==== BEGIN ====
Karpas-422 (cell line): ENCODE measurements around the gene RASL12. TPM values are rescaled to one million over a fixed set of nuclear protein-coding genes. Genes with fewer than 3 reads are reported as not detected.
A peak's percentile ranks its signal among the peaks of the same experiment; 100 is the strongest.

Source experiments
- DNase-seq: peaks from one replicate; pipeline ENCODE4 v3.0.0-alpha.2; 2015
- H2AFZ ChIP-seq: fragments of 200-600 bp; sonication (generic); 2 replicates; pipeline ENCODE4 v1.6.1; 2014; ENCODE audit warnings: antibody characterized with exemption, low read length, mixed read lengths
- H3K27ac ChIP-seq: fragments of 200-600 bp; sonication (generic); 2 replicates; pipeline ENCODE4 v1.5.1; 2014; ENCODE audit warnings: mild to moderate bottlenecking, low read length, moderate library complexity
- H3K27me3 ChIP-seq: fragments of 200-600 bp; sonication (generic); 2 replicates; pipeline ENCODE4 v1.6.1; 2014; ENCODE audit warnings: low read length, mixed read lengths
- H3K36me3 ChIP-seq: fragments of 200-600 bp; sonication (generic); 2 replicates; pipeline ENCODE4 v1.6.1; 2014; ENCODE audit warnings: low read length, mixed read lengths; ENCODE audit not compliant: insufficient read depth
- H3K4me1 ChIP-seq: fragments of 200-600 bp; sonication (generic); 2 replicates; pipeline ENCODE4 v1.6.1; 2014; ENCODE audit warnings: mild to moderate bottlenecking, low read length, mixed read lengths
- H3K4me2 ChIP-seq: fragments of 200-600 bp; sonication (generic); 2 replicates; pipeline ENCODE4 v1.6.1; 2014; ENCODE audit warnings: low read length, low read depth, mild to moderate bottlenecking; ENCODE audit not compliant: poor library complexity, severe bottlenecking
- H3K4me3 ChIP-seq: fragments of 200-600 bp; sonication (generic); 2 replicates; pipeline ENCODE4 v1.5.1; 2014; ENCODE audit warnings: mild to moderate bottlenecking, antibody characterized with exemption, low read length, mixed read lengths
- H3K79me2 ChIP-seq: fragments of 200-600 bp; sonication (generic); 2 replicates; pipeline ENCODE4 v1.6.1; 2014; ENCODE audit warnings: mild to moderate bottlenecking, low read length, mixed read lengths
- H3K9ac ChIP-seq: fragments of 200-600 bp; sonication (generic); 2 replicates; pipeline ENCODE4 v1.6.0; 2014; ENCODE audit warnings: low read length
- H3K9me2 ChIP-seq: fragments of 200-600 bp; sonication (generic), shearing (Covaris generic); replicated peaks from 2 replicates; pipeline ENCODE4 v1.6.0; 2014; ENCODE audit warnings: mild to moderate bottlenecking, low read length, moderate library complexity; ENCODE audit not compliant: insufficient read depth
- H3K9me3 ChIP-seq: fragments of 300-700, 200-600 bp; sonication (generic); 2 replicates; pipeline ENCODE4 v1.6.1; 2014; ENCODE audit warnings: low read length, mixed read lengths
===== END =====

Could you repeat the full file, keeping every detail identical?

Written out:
Karpas-422 (cell line): ENCODE measurements around the gene RASL12. TPM values are rescaled to one million over a fixed set of nuclear protein-coding genes. Genes with fewer than 3 reads are reported as not detected.
A peak's percentile ranks its signal among the peaks of the same experiment; 100 is the strongest.

Source experiments
- DNase-seq: peaks from one replicate; pipeline ENCODE4 v3.0.0-alpha.2; 2015
- H2AFZ ChIP-seq: fragments of 200-600 bp; sonication (generic); 2 replicates; pipeline ENCODE4 v1.6.1; 2014; ENCODE audit warnings: antibody characterized with exemption, low read length, mixed read lengths
- H3K27ac ChIP-seq: fragments of 200-600 bp; sonication (generic); 2 replicates; pipeline ENCODE4 v1.5.1; 2014; ENCODE audit warnings: mild to moderate bottlenecking, low read length, moderate library complexity
- H3K27me3 ChIP-seq: fragments of 200-600 bp; sonication (generic); 2 replicates; pipeline ENCODE4 v1.6.1; 2014; ENCODE audit warnings: low read length, mixed read lengths
- H3K36me3 ChIP-seq: fragments of 200-600 bp; sonication (generic); 2 replicates; pipeline ENCODE4 v1.6.1; 2014; ENCODE audit warnings: low read length, mixed read lengths; ENCODE audit not compliant: insufficient read depth
- H3K4me1 ChIP-seq: fragments of 200-600 bp; sonication (generic); 2 replicates; pipeline ENCODE4 v1.6.1; 2014; ENCODE audit warnings: mild to moderate bottlenecking, low read length, mixed read lengths
- H3K4me2 ChIP-seq: fragments of 200-600 bp; sonication (generic); 2 replicates; pipeline ENCODE4 v1.6.1; 2014; ENCODE audit warnings: low read length, low read depth, mild to moderate bottlenecking; ENCODE audit not compliant: poor library complexity, severe bottlenecking
- H3K4me3 ChIP-seq: fragments of 200-600 bp; sonication (generic); 2 replicates; pipeline ENCODE4 v1.5.1; 2014; ENCODE audit warnings: mild to moderate bottlenecking, antibody characterized with exemption, low read length, mixed read lengths
- H3K79me2 ChIP-seq: fragments of 200-600 bp; sonication (generic); 2 replicates; pipeline ENCODE4 v1.6.1; 2014; ENCODE audit warnings: mild to moderate bottlenecking, low read length, mixed read lengths
- H3K9ac ChIP-seq: fragments of 200-600 bp; sonication (generic); 2 replicates; pipeline ENCODE4 v1.6.0; 2014; ENCODE audit warnings: low read length
- H3K9me2 ChIP-seq: fragments of 200-600 bp; sonication (generic), shearing (Covaris generic); replicated peaks from 2 replicates; pipeline ENCODE4 v1.6.0; 2014; ENCODE audit warnings: mild to moderate bottlenecking, low read length, moderate library complexity; ENCODE audit not compliant: insufficient read depth
- H3K9me3 ChIP-seq: fragments of 300-700, 200-600 bp; sonication (generic); 2 replicates; pipeline ENCODE4 v1.6.1; 2014; ENCODE audit warnings: low read length, mixed read lengths